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Parental Income, Lifetime Income, and Mortality

  • Mårten Palme
  • Sofia Sandgren

This article studies the relation between parental economic resources and mortality later in life. We use a data set on a cohort of individuals born in 1928 in the county of Malmö in southern Sweden, which contains exceptionally detailed measures of parental household income from five years during the individuals' childhood between 1929 and 1942. The data also contain very rich information on individual earnings throughout these individuals' entire life cycle that allows us to construct a measure of lifetime earnings. Date and cause of death are obtained from national registers. Using Cox proportional hazard models, we find an inverse relationship between parental income and mortality, also when controlling for individual lifetime income and when studying those with high education separately. A competing risk analysis shows the relation between parental income and mortality to apply to cancer as the cause of death. (JEL: D31, I10, I12, J10) (c) 2008 by the European Economic Association.

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Article provided by MIT Press in its journal Journal of the European Economic Association.

Volume (Year): 6 (2008)
Issue (Month): 4 (06)
Pages: 890-911

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Handle: RePEc:tpr:jeurec:v:6:y:2008:i:4:p:890-911
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  1. Anne Case & Angela Fertig & Christina Paxson, 2004. "The Lasting Impact of Childhood Health and Circumstance," Working Papers 246, Princeton University, Woodrow Wilson School of Public and International Affairs, Center for Health and Wellbeing..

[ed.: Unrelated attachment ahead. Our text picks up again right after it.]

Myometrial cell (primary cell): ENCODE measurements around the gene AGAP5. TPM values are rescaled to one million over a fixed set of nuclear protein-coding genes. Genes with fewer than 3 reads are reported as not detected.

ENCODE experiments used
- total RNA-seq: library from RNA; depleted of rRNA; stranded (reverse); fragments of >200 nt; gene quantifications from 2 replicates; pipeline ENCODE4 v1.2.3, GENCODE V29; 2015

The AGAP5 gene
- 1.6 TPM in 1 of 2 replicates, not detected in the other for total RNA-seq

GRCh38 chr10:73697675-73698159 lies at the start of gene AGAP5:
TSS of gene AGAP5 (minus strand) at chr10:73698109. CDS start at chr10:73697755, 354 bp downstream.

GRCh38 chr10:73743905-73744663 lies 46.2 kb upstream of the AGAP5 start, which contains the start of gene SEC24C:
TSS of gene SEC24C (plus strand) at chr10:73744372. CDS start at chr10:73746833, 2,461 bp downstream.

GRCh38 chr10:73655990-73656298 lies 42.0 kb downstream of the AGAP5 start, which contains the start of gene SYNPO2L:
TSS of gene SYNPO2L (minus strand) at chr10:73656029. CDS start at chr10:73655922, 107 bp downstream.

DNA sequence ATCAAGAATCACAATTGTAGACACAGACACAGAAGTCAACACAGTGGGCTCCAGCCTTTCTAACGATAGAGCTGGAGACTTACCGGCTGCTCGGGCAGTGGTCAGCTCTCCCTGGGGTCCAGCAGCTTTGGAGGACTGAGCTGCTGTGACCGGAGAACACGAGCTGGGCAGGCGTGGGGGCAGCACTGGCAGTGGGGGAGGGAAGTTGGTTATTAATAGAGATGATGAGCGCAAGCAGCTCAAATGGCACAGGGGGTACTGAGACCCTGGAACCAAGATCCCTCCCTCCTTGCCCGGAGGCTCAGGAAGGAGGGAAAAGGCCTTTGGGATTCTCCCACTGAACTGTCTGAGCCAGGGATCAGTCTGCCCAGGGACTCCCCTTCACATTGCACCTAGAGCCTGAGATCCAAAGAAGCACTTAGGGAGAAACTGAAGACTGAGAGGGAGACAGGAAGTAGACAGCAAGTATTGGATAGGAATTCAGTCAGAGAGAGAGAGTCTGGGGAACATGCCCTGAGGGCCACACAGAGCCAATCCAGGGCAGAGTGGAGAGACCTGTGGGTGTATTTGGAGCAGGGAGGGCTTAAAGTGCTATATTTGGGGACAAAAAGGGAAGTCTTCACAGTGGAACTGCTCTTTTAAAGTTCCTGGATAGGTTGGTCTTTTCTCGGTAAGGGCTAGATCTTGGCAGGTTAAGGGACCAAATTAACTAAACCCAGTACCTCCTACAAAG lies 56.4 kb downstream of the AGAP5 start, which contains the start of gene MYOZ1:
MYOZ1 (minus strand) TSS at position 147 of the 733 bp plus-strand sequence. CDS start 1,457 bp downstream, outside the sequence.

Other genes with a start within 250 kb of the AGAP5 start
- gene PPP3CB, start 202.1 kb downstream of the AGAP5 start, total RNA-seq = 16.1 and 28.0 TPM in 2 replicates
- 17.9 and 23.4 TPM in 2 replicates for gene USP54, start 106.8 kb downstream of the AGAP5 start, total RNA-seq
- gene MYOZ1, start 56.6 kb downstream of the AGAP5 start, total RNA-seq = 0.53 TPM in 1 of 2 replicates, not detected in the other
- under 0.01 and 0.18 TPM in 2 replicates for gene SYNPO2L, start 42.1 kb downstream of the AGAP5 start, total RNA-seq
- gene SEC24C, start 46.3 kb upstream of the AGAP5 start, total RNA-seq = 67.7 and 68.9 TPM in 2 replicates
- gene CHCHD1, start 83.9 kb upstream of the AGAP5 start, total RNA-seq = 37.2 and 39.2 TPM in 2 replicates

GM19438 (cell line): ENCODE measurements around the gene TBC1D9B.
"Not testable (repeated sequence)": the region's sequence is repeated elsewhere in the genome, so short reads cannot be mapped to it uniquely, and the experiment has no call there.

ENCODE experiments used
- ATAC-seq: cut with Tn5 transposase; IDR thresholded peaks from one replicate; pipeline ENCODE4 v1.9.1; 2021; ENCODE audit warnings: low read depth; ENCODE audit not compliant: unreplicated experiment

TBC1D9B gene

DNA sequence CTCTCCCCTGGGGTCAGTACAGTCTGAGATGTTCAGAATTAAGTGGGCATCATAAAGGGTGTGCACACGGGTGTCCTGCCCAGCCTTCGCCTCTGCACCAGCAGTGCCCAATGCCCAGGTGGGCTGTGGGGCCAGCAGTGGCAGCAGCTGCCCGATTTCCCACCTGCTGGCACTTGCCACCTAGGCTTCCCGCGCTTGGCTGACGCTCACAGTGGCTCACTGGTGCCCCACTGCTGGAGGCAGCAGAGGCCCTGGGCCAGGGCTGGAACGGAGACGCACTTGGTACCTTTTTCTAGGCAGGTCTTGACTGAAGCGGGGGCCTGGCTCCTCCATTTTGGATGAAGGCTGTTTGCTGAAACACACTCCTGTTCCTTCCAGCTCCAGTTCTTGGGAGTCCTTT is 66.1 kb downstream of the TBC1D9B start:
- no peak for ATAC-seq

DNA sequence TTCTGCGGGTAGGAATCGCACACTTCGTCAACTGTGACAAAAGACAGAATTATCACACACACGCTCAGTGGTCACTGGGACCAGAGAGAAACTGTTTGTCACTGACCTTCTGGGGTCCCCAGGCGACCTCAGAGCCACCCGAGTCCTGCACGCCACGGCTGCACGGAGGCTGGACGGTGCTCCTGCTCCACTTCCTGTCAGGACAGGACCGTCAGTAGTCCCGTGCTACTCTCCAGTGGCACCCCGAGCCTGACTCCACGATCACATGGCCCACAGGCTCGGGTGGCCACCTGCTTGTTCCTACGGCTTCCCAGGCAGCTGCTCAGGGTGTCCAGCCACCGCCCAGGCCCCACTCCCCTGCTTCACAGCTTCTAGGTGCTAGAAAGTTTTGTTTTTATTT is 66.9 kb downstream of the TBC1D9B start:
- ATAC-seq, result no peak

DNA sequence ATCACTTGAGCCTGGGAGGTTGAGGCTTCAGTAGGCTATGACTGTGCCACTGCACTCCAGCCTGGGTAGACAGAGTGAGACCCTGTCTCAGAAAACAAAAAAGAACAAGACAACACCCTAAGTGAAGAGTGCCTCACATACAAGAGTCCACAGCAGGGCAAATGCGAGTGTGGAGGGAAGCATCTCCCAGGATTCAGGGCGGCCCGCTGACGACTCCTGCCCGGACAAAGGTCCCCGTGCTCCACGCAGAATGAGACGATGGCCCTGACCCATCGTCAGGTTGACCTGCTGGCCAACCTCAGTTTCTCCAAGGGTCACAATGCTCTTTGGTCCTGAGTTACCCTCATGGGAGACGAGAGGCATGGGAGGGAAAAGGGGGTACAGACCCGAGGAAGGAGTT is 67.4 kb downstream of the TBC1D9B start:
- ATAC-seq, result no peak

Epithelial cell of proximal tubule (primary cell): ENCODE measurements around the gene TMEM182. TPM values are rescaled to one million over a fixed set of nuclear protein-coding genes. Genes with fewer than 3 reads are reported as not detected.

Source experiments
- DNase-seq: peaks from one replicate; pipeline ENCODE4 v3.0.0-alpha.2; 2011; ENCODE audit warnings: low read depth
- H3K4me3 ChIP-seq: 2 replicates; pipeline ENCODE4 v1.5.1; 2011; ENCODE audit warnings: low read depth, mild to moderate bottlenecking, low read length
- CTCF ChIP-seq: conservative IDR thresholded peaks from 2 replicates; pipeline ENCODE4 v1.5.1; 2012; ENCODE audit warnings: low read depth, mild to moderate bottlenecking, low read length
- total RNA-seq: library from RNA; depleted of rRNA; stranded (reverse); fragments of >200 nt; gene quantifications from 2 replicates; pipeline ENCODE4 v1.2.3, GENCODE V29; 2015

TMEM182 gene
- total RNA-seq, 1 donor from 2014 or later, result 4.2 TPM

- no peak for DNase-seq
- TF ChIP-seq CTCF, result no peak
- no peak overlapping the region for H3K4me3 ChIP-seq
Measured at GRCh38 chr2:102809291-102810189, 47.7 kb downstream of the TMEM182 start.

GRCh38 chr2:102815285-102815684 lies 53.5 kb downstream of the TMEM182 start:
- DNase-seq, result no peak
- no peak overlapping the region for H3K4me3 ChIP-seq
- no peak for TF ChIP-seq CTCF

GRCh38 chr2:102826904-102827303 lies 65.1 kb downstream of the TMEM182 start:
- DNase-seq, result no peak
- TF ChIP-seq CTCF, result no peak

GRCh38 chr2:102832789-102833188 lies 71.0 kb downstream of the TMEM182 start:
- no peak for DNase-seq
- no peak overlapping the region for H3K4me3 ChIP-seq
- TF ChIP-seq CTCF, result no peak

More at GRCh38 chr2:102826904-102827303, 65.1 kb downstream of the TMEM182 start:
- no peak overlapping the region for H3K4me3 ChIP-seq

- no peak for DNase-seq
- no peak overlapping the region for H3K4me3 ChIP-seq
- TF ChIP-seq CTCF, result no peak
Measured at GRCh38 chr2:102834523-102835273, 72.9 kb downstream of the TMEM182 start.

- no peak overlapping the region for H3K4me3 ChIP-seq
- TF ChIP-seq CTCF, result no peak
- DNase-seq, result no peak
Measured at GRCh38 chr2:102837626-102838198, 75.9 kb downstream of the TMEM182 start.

2. Douglas Almond & Kenneth Y. Chay & David S. Lee, 2005. "The Costs of Low Birth Weight," The Quarterly Journal of Economics, MIT Press, vol. 120(3), pages 1031-1083, August.
  3. Anne Case & Darren Lubotsky & Christina Paxson, 2001. "Economic Status and Health in Childhood: The Origins of the Gradient," NBER Working Papers 8344, National Bureau of Economic Research, Inc.
  4. Angus Deaton, 2001. "Health, Inequality, and Economic Development," NBER Working Papers 8318, National Bureau of Economic Research, Inc.
  5. James P. Smith, 1999. "Healthy Bodies and Thick Wallets: The Dual Relation between Health and Economic Status," Journal of Economic Perspectives, American Economic Association, vol. 13(2), pages 145-166, Spring.
  6. Bo E. Honoré & Adriana Lleras-Muney, 2006. "Bounds in Competing Risks Models and the War on Cancer," Econometrica, Econometric Society, vol. 74(6), pages 1675-1698, November.
  7. Bhashkar Mazumder, 2005. "Fortunate Sons: New Estimates of Intergenerational Mobility in the United States Using Social Security Earnings Data," The Review of Economics and Statistics, MIT Press, vol. 87(2), pages 235-255, May.
  8. Ulf-G. Gerdtham & Magnus Johannesson, 2004. "Absolute Income, Relative Income, Income Inequality, and Mortality," Journal of Human Resources, University of Wisconsin Press, vol. 39(1).
  9. Lawrence F. Katz & Bruce D. Meyer, 1988. "Unemployment Insurance, Recall Expectations, And Unemployment Outcomes," NBER Working Papers 2594, National Bureau of Economic Research, Inc.
  10. Steven Haider & Gary Solon, 2006. "Life-Cycle Variation in the Association between Current and Lifetime Earnings," NBER Working Papers 11943, National Bureau of Economic Research, Inc.
  11. Lindquist, Matthew J. & Böhlmark, Anders, 2005. "Life-Cycle Variations in the Association between Current and Lifetime Income: Country, Cohort and Gender Comparisons," Working Paper Series 4/2005, Swedish Institute for Social Research.
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